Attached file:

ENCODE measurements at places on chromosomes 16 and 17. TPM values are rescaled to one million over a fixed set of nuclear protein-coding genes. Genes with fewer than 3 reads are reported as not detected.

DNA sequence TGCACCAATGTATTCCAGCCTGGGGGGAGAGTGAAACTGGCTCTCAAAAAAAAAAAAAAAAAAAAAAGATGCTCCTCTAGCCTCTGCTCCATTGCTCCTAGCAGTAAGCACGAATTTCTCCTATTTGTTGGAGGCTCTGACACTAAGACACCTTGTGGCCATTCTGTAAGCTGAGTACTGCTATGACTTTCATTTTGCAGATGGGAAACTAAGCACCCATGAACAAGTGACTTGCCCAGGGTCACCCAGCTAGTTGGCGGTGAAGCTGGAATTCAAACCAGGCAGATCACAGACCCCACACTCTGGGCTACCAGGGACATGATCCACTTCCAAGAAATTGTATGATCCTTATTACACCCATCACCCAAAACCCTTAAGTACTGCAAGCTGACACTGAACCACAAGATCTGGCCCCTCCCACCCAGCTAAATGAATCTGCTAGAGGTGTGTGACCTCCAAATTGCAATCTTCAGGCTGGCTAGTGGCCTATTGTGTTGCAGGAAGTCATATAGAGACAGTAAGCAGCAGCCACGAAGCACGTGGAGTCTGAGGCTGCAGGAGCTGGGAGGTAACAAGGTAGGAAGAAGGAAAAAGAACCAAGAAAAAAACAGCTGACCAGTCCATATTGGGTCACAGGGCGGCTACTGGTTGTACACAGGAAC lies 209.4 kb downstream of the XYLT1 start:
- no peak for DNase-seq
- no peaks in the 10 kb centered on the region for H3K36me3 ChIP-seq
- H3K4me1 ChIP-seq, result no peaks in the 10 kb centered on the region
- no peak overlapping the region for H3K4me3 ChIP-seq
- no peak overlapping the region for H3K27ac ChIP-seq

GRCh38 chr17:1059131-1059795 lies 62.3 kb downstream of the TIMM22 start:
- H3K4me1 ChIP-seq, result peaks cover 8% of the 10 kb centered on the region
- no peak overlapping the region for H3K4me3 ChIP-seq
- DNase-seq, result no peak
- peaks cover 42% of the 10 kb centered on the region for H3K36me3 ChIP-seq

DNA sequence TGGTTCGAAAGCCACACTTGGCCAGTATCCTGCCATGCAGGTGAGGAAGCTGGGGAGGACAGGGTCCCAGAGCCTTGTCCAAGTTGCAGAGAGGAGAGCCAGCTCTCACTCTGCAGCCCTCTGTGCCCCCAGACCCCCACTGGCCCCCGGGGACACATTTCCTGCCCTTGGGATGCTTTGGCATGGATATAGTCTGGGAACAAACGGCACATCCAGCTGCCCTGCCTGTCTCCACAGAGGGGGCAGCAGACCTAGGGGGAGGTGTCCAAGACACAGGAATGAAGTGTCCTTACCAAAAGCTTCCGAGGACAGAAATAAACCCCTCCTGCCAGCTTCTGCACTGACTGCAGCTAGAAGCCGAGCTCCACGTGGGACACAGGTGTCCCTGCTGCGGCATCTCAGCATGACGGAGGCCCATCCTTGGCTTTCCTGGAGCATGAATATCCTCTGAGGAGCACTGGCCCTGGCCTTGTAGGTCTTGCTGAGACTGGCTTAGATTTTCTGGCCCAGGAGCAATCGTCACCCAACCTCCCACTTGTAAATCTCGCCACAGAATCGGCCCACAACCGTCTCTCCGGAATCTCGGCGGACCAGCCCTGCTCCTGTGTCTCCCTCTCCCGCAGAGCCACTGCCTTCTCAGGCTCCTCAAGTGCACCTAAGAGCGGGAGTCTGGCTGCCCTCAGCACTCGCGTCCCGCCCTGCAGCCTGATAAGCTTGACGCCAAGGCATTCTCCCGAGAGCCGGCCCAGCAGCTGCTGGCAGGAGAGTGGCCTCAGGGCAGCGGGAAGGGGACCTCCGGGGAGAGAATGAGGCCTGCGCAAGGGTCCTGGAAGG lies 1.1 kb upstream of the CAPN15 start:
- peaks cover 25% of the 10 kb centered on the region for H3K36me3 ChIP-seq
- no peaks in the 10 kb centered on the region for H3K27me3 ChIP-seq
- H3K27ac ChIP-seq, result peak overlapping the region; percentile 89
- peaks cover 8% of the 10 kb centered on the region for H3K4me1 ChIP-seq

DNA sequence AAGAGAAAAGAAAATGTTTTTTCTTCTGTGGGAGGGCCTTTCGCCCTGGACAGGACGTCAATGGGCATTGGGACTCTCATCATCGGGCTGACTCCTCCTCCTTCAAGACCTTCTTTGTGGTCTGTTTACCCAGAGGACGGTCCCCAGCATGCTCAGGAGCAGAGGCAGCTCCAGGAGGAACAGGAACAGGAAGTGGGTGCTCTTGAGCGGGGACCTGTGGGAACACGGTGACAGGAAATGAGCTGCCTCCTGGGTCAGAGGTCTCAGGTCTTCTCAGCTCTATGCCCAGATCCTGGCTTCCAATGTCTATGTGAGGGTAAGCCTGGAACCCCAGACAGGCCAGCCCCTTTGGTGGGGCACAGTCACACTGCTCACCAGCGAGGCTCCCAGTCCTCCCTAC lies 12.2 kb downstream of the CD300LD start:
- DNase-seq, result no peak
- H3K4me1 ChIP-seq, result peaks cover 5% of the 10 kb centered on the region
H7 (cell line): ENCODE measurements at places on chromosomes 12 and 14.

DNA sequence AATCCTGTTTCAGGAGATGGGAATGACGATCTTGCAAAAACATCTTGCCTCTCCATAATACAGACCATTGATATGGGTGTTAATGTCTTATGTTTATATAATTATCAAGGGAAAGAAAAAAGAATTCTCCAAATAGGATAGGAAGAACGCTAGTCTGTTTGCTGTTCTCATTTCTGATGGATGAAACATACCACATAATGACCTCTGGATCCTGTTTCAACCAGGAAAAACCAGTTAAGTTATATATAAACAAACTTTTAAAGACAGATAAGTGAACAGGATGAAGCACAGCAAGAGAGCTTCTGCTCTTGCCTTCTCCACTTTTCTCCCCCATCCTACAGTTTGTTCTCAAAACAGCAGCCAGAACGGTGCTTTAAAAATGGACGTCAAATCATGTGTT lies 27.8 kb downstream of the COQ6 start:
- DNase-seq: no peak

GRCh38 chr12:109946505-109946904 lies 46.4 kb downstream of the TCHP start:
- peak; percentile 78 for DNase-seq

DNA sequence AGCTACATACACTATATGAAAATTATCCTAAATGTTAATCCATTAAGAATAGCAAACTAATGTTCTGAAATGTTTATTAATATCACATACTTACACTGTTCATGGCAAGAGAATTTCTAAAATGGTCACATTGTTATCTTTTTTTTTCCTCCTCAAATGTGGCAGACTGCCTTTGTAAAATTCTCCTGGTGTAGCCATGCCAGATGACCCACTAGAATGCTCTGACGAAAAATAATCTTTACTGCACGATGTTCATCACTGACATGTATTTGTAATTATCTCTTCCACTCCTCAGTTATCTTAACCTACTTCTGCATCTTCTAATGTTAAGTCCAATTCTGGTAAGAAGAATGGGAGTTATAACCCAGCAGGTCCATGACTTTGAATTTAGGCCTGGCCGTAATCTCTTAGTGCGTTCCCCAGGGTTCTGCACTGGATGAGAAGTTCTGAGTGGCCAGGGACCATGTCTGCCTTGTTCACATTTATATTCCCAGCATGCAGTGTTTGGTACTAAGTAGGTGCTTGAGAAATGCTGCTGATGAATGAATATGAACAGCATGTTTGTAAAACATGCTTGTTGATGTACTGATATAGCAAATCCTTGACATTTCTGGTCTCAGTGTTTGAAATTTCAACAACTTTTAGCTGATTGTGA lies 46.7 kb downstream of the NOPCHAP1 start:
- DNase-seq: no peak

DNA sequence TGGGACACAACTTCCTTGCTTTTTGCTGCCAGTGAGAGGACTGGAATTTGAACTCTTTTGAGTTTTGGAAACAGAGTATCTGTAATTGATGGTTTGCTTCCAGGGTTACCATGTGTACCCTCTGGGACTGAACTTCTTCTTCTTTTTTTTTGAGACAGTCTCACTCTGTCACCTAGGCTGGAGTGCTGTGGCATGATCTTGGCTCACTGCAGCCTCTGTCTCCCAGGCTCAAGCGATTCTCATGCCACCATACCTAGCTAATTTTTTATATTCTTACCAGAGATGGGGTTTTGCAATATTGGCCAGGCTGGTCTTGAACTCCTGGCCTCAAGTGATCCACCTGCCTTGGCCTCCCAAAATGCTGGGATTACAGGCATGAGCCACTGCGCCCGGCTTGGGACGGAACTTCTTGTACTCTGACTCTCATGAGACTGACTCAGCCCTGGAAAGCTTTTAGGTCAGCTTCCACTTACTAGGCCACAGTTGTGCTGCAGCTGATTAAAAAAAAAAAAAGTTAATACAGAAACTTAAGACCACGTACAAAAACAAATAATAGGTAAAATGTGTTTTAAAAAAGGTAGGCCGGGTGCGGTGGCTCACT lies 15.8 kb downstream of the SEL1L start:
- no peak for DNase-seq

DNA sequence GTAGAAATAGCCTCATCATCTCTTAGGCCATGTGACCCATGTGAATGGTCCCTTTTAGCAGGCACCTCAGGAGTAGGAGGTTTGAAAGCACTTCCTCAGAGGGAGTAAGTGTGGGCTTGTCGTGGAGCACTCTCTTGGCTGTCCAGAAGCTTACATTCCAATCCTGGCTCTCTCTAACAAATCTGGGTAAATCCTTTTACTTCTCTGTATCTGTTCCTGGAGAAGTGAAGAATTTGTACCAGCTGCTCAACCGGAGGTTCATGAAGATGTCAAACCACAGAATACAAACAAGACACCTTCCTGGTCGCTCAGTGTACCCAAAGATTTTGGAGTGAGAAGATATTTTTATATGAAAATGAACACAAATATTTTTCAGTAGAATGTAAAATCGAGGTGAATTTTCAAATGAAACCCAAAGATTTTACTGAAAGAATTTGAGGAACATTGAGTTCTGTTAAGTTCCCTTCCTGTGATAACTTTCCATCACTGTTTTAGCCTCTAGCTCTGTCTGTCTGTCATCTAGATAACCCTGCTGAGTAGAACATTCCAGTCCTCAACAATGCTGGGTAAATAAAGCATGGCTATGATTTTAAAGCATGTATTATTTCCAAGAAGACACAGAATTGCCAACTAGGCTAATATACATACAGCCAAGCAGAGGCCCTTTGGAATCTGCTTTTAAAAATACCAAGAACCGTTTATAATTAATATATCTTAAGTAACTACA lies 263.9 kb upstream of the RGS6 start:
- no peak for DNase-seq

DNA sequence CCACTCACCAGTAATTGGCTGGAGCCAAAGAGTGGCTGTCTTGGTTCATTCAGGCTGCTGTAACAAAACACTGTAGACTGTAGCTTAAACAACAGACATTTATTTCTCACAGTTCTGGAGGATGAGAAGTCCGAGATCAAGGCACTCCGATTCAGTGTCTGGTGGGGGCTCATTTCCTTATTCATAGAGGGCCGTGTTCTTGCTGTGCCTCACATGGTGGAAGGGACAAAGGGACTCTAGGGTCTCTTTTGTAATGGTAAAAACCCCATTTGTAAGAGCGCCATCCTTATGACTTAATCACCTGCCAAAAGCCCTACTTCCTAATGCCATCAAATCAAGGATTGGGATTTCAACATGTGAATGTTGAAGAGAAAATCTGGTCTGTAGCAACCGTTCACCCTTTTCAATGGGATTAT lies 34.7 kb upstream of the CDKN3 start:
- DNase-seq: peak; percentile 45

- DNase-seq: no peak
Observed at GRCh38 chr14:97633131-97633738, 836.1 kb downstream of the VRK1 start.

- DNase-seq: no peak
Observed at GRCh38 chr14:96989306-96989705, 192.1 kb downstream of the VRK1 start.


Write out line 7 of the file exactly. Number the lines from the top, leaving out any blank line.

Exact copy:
- no peak overlapping the region for H3K27ac ChIP-seq